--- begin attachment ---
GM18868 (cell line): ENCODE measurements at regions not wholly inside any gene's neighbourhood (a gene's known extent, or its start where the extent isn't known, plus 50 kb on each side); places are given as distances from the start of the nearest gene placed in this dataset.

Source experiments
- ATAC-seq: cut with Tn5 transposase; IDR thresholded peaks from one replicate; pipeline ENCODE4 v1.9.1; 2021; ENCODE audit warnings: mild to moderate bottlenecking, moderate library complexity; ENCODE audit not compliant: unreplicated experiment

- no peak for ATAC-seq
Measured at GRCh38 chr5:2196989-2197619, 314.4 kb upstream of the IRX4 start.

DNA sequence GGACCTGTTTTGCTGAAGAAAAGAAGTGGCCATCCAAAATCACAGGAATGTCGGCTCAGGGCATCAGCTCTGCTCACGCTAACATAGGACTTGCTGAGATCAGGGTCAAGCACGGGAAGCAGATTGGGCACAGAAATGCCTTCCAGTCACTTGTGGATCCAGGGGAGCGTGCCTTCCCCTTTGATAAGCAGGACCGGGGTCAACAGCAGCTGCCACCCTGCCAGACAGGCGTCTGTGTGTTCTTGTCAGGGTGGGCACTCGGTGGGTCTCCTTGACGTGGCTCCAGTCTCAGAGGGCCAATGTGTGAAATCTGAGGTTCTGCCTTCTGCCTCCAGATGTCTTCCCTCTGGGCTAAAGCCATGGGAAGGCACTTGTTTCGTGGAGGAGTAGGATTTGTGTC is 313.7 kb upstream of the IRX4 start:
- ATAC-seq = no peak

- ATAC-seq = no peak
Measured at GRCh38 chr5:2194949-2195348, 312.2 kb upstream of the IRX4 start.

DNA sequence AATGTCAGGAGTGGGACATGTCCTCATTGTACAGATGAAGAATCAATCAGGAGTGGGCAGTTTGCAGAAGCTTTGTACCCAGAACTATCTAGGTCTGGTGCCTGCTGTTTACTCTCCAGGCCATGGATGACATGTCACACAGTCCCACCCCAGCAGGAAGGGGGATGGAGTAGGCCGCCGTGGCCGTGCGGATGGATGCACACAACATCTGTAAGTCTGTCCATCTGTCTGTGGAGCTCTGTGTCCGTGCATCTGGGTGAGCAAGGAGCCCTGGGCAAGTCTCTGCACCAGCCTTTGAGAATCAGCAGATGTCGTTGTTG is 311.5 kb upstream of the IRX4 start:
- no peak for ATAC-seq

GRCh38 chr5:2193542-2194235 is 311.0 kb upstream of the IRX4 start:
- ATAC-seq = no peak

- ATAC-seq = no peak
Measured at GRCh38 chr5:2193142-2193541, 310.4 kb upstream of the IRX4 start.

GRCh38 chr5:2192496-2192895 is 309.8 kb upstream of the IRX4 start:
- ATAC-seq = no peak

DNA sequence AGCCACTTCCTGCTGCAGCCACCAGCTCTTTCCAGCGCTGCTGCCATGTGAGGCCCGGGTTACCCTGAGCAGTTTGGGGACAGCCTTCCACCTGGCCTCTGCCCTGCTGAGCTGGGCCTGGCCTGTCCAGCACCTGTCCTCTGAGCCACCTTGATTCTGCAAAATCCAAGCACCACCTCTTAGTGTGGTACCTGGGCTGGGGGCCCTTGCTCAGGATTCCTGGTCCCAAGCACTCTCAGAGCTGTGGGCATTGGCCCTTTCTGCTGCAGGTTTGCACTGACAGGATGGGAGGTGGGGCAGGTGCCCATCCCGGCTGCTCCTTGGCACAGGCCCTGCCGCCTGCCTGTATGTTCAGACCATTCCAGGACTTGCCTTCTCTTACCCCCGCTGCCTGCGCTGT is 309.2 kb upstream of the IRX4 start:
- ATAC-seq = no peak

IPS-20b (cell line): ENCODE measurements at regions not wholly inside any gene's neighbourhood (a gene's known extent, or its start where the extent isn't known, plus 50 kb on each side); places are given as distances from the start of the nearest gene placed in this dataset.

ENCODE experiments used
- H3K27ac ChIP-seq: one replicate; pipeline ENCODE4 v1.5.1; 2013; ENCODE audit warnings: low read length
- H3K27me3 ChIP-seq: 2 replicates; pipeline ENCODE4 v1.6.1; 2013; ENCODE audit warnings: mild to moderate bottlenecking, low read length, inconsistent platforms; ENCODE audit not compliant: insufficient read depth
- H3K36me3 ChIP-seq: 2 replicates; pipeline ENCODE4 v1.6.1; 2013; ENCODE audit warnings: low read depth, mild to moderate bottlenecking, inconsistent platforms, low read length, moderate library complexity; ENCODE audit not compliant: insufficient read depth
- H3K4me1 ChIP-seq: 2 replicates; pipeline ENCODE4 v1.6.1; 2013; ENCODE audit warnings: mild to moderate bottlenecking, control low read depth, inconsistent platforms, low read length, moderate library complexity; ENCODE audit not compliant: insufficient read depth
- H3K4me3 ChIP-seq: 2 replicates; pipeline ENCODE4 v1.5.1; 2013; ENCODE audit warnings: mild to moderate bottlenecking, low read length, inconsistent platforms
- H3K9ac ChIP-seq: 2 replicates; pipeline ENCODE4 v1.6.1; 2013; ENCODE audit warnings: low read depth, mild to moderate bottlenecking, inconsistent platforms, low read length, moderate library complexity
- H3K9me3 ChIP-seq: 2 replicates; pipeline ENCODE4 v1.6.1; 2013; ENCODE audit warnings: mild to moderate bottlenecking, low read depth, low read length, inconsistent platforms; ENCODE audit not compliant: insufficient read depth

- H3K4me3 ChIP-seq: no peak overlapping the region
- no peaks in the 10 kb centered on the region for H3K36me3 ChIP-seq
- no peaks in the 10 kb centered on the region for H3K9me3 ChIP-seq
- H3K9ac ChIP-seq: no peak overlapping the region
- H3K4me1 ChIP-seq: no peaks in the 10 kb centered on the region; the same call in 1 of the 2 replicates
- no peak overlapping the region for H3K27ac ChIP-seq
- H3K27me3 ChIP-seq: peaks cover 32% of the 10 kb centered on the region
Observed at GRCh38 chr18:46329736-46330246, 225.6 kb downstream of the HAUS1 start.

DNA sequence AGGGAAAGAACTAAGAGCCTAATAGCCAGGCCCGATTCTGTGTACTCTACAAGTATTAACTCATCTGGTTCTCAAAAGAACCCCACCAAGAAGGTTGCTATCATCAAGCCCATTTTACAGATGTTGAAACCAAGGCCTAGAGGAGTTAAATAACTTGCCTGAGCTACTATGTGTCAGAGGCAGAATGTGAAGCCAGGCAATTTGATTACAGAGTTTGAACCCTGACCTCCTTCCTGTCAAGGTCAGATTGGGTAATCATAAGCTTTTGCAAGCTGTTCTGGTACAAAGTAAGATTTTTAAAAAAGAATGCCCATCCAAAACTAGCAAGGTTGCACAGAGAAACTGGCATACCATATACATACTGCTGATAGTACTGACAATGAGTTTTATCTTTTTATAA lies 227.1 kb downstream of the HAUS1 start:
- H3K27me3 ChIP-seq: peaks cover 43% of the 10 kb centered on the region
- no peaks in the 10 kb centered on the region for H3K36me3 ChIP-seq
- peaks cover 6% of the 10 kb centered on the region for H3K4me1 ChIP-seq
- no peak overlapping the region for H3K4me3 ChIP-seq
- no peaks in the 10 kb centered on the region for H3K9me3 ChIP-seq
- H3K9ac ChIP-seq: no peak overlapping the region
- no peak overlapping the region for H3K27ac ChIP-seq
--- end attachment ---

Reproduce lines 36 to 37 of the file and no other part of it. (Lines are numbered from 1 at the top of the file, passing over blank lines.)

Observed at GRCh38 chr18:46329736-46330246, 225.6 kb downstream of the HAUS1 start.

DNA sequence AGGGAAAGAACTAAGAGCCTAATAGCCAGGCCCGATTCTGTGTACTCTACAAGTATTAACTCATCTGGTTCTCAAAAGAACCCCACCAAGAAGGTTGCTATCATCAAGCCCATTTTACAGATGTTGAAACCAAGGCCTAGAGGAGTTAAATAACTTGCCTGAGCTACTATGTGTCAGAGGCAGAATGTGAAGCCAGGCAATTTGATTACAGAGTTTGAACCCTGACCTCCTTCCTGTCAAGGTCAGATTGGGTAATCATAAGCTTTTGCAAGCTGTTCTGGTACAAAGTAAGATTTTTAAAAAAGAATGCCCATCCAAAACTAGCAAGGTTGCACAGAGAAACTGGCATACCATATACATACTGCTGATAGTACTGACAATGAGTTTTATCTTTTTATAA lies 227.1 kb downstream of the HAUS1 start: